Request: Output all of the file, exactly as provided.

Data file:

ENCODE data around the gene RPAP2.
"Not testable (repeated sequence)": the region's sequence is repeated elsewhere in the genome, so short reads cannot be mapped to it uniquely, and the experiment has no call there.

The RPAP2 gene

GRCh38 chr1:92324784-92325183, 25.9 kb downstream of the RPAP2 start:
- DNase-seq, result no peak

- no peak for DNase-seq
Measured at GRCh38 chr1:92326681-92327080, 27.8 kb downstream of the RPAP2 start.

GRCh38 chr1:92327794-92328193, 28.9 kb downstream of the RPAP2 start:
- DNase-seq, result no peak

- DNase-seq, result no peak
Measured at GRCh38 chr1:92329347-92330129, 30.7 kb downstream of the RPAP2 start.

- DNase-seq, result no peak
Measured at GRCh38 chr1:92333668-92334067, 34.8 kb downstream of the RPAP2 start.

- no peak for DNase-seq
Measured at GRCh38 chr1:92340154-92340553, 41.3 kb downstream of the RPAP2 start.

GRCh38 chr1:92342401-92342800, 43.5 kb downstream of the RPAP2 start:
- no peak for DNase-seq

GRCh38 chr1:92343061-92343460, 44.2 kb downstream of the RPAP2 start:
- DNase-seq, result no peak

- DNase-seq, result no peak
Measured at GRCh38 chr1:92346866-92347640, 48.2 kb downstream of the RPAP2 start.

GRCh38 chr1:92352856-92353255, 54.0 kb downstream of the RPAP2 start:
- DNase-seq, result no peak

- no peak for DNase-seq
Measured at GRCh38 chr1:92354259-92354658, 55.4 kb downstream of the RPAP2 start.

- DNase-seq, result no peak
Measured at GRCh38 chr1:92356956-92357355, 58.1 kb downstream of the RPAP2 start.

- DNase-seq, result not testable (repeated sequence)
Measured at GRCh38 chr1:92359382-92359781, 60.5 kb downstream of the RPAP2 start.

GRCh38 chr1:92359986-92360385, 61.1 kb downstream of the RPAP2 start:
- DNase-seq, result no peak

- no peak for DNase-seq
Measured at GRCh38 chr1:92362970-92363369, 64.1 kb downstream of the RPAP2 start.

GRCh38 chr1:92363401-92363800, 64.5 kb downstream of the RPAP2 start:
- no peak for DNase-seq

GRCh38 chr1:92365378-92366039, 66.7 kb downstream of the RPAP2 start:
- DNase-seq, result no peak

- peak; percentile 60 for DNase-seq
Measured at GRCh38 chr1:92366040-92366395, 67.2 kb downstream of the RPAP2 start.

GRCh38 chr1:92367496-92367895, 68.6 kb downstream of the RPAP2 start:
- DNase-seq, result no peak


ENCODE data around the gene RPAP2.
"Not testable (repeated sequence)": the region's sequence is repeated elsewhere in the genome, so short reads cannot be mapped to it uniquely, and the experiment has no call there.

The RPAP2 gene

GRCh38 chr1:92324784-92325183, 25.9 kb downstream of the RPAP2 start:
- DNase-seq, result no peak

- no peak for DNase-seq
Measured at GRCh38 chr1:92326681-92327080, 27.8 kb downstream of the RPAP2 start.

GRCh38 chr1:92327794-92328193, 28.9 kb downstream of the RPAP2 start:
- DNase-seq, result no peak

- DNase-seq, result no peak
Measured at GRCh38 chr1:92329347-92330129, 30.7 kb downstream of the RPAP2 start.

- DNase-seq, result no peak
Measured at GRCh38 chr1:92333668-92334067, 34.8 kb downstream of the RPAP2 start.

- no peak for DNase-seq
Measured at GRCh38 chr1:92340154-92340553, 41.3 kb downstream of the RPAP2 start.

GRCh38 chr1:92342401-92342800, 43.5 kb downstream of the RPAP2 start:
- no peak for DNase-seq

GRCh38 chr1:92343061-92343460, 44.2 kb downstream of the RPAP2 start:
- DNase-seq, result no peak

- DNase-seq, result no peak
Measured at GRCh38 chr1:92346866-92347640, 48.2 kb downstream of the RPAP2 start.

GRCh38 chr1:92352856-92353255, 54.0 kb downstream of the RPAP2 start:
- DNase-seq, result no peak

- no peak for DNase-seq
Measured at GRCh38 chr1:92354259-92354658, 55.4 kb downstream of the RPAP2 start.

- DNase-seq, result no peak
Measured at GRCh38 chr1:92356956-92357355, 58.1 kb downstream of the RPAP2 start.

- DNase-seq, result not testable (repeated sequence)
Measured at GRCh38 chr1:92359382-92359781, 60.5 kb downstream of the RPAP2 start.

GRCh38 chr1:92359986-92360385, 61.1 kb downstream of the RPAP2 start:
- DNase-seq, result no peak

- no peak for DNase-seq
Measured at GRCh38 chr1:92362970-92363369, 64.1 kb downstream of the RPAP2 start.

GRCh38 chr1:92363401-92363800, 64.5 kb downstream of the RPAP2 start:
- no peak for DNase-seq

GRCh38 chr1:92365378-92366039, 66.7 kb downstream of the RPAP2 start:
- DNase-seq, result no peak

- peak; percentile 60 for DNase-seq
Measured at GRCh38 chr1:92366040-92366395, 67.2 kb downstream of the RPAP2 start.

GRCh38 chr1:92367496-92367895, 68.6 kb downstream of the RPAP2 start:
- DNase-seq, result no peak